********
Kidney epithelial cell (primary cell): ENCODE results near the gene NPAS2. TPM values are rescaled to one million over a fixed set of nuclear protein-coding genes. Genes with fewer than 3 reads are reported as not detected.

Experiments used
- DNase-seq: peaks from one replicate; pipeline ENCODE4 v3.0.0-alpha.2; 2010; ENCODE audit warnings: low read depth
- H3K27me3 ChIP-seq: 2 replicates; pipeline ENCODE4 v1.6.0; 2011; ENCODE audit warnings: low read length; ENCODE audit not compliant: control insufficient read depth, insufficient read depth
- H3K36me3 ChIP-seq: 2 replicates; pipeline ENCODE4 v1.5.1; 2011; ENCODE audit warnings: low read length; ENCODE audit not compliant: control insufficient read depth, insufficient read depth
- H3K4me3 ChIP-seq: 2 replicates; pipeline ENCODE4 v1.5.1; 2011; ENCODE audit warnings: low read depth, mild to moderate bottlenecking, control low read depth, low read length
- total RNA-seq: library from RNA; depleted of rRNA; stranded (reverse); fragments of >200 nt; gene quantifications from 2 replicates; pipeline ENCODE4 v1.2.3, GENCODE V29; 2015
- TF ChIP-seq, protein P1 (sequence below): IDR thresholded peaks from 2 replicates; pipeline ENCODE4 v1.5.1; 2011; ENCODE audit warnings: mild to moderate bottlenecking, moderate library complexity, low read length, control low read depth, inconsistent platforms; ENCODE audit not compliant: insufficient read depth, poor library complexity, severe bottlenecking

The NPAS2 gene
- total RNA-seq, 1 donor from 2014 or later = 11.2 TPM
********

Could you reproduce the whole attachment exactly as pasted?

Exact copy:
Kidney epithelial cell (primary cell): ENCODE results near the gene NPAS2. TPM values are rescaled to one million over a fixed set of nuclear protein-coding genes. Genes with fewer than 3 reads are reported as not detected.

Experiments used
- DNase-seq: peaks from one replicate; pipeline ENCODE4 v3.0.0-alpha.2; 2010; ENCODE audit warnings: low read depth
- H3K27me3 ChIP-seq: 2 replicates; pipeline ENCODE4 v1.6.0; 2011; ENCODE audit warnings: low read length; ENCODE audit not compliant: control insufficient read depth, insufficient read depth
- H3K36me3 ChIP-seq: 2 replicates; pipeline ENCODE4 v1.5.1; 2011; ENCODE audit warnings: low read length; ENCODE audit not compliant: control insufficient read depth, insufficient read depth
- H3K4me3 ChIP-seq: 2 replicates; pipeline ENCODE4 v1.5.1; 2011; ENCODE audit warnings: low read depth, mild to moderate bottlenecking, control low read depth, low read length
- total RNA-seq: library from RNA; depleted of rRNA; stranded (reverse); fragments of >200 nt; gene quantifications from 2 replicates; pipeline ENCODE4 v1.2.3, GENCODE V29; 2015
- TF ChIP-seq, protein P1 (sequence below): IDR thresholded peaks from 2 replicates; pipeline ENCODE4 v1.5.1; 2011; ENCODE audit warnings: mild to moderate bottlenecking, moderate library complexity, low read length, control low read depth, inconsistent platforms; ENCODE audit not compliant: insufficient read depth, poor library complexity, severe bottlenecking

The NPAS2 gene
- total RNA-seq, 1 donor from 2014 or later = 11.2 TPM